Washington (April 26, 2012) – The American Institute of CPAs (AICPA) today expressed its opposition to the Investment Adviser Oversight Act of 2012, which was introduced in the House of Representatives on April 25, and urged Congress to keep oversight of investment advisers with the Securities and Exchange Commission (SEC). The following statement can be attributed to AICPA CEO Barry Melancon, CPA, CGMA.
“The AICPA is the world’s largest association representing the accounting profession. Our members provide audit, tax, retirement consulting, plan administration, and financial planning services. Many of our members work for a firm that is registered as, or affiliated with, a registered investment adviser,” Melancon said. “The bill would transfer oversight of investment advisers from the SEC to a Self-Regulatory Organization (SRO). We oppose this move.
“We believe that the SEC’s core mission to protect investors requires adequate regulation of the investment advisory profession. The SEC remains the proper regulatory body to protect the public’s best interest.” Melancon continued, “Providing the SEC with resources to properly enforce their rules is the best solution for investors and the public.”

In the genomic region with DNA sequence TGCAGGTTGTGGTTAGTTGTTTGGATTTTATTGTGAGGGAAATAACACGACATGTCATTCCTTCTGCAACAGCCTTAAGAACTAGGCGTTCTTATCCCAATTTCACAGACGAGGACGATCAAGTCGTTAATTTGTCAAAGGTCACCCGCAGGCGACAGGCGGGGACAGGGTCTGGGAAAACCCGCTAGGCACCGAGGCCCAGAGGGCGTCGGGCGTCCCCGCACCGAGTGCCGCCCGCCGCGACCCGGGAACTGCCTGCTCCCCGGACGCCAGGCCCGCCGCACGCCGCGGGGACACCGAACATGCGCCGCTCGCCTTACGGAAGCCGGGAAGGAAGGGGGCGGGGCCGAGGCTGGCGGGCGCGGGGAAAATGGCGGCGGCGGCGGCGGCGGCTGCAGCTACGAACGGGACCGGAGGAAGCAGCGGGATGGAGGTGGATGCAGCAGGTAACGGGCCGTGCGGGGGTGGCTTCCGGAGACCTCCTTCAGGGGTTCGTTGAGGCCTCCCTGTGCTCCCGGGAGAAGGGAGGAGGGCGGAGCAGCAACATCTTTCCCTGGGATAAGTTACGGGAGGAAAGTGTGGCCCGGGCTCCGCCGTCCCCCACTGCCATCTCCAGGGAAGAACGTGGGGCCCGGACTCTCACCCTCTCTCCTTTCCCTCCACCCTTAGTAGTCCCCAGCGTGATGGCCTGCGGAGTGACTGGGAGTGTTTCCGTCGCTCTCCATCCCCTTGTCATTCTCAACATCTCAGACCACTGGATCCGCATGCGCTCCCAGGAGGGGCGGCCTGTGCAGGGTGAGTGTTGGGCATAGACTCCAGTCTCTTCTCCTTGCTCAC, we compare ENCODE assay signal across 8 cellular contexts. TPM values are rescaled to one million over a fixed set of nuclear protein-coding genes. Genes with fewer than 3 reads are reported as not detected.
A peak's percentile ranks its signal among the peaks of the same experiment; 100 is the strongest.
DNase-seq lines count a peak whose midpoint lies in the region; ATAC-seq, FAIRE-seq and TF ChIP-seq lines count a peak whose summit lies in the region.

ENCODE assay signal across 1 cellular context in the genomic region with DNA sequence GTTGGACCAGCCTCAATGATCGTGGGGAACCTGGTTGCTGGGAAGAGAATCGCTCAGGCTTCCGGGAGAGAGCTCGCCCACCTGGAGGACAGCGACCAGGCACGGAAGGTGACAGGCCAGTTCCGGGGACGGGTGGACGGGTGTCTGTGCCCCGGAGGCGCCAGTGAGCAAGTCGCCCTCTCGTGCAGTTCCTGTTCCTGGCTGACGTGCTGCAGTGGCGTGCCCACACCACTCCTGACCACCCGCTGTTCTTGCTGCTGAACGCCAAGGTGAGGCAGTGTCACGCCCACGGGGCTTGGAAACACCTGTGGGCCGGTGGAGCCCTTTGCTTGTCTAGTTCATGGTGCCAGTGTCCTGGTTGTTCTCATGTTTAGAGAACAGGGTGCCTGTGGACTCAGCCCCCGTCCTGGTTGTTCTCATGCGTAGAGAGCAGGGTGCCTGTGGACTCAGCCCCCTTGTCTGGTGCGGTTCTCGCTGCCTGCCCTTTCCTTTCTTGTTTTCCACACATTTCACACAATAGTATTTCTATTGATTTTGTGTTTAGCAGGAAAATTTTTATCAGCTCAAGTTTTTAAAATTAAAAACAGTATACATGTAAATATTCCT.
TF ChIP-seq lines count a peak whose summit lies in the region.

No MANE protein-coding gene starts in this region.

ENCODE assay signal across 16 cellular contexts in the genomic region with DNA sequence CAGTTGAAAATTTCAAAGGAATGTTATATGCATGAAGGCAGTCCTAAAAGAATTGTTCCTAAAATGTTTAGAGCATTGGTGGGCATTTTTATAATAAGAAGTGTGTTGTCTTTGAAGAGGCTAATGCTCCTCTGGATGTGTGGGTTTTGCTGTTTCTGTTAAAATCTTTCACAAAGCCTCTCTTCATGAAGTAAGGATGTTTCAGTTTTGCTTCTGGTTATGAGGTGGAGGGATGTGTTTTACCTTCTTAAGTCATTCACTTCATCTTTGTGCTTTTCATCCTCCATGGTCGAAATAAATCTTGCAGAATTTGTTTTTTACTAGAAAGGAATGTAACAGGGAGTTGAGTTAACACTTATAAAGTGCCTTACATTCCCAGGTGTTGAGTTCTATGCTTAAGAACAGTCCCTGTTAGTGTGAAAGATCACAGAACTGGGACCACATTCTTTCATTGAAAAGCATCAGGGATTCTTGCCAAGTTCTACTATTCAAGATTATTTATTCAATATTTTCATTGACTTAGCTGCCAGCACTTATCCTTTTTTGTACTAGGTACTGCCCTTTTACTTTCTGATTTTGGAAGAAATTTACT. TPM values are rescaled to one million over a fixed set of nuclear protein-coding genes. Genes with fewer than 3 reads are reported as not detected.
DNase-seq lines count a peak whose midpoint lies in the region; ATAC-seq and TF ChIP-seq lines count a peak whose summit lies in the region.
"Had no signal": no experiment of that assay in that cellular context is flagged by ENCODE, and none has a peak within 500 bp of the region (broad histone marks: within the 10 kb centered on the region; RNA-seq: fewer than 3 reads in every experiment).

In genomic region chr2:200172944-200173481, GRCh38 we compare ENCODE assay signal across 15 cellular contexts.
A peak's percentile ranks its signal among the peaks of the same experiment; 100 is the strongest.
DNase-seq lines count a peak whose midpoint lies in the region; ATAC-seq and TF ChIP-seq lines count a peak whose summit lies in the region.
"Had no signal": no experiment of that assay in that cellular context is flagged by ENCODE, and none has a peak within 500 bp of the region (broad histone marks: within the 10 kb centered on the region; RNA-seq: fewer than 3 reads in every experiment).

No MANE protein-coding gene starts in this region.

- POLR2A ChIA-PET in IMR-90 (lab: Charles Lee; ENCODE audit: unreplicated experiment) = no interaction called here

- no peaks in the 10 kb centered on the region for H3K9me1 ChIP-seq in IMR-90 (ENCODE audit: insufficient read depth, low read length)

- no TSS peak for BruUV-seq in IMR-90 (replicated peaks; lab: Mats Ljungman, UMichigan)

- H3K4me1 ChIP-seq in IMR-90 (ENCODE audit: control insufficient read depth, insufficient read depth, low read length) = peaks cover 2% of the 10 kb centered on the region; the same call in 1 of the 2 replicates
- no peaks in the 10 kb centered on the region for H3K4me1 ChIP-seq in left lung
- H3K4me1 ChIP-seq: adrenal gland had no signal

Dodd-Frank Act Section 914 directed the SEC to conduct a study to review and analyze the need for enhanced examination and enforcement resources of investment advisers. On January 19, 2011, the SEC released its staff report, which concluded that the current SEC-registered investment adviser examination program faces significant capacity and funding challenges. It recommended three options: impose “user fees” on SEC-registered investment advisers to fund oversight; authorize one or more SROs to examine investment advisers, with oversight from the SEC; or authorize FINRA to examine dual registrants for compliance with the Investment Advisers Act of 1940.
A study by The Boston Consulting Group in December found that funding an enhanced SEC examination program would likely cost half that of creating a SRO for investment advisers. The report further found that funding a SRO would likely cost twice as much for each investment advisory firm as paying user fees to the SEC and that, given the SEC would still have to oversee the SRO, any cost savings to the SEC through creation of a SRO would be minimal.